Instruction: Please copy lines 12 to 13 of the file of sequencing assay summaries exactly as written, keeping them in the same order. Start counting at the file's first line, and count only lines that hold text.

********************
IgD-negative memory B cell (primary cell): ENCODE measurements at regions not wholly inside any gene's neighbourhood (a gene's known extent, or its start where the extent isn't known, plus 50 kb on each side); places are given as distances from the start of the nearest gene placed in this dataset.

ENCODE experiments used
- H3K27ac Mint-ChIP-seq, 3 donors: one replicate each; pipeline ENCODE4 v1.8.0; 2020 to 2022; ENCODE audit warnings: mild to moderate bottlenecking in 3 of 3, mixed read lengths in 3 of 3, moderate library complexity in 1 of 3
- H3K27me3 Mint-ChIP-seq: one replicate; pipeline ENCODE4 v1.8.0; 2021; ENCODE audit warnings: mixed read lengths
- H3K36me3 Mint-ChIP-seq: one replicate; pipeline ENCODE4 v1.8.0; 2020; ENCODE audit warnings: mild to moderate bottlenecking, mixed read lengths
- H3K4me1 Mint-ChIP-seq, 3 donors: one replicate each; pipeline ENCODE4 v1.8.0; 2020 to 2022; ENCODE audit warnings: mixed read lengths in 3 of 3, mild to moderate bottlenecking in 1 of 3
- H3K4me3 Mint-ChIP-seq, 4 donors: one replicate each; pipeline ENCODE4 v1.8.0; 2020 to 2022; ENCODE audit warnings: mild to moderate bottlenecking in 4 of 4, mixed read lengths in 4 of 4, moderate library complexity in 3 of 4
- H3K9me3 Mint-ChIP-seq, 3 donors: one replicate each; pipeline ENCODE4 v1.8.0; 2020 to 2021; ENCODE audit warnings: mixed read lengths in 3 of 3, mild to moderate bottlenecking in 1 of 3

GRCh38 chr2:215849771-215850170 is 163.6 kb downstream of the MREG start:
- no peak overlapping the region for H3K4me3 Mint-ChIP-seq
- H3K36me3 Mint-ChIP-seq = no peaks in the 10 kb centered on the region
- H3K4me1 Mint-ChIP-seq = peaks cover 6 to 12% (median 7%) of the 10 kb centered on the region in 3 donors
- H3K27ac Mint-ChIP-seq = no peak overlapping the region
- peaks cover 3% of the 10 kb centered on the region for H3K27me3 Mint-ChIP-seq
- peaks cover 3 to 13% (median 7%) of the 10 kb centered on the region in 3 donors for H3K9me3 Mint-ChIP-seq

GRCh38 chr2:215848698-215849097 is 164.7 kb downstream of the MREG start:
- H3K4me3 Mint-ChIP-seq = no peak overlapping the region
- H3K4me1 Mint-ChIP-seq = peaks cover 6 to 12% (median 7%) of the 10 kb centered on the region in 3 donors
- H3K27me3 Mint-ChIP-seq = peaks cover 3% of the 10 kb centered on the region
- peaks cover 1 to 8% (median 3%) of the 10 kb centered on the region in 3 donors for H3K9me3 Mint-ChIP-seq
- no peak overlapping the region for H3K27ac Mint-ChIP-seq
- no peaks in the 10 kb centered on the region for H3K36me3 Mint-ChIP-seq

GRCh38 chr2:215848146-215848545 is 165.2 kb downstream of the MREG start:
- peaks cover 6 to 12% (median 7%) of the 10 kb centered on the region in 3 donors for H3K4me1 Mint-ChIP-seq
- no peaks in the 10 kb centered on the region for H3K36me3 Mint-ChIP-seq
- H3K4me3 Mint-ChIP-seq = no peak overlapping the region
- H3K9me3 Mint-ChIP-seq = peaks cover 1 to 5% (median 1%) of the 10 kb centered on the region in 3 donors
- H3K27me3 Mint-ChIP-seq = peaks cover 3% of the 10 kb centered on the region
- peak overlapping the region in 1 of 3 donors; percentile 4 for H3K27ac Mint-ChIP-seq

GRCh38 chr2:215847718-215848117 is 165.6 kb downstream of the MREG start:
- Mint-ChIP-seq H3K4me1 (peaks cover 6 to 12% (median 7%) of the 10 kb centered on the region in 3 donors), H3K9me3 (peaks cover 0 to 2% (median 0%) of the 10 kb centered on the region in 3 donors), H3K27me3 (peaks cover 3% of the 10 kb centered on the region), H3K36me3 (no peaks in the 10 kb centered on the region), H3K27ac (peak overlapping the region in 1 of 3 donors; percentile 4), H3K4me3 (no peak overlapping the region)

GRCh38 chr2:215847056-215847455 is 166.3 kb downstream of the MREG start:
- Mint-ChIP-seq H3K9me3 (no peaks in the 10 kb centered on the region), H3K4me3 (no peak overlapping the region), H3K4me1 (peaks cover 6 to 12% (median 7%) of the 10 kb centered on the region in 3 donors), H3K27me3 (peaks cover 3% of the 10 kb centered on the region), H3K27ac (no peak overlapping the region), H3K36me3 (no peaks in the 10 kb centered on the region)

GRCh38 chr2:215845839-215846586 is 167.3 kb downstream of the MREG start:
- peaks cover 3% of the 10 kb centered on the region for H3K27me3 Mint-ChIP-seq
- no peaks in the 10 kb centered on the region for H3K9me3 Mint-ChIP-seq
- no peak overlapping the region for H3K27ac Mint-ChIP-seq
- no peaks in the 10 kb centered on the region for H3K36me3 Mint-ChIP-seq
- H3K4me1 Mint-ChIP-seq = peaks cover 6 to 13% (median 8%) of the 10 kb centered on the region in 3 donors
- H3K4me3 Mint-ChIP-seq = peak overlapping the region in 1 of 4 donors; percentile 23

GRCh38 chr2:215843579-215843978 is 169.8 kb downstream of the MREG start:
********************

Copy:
- H3K4me1 Mint-ChIP-seq = peaks cover 6 to 12% (median 7%) of the 10 kb centered on the region in 3 donors
- H3K27ac Mint-ChIP-seq = no peak overlapping the region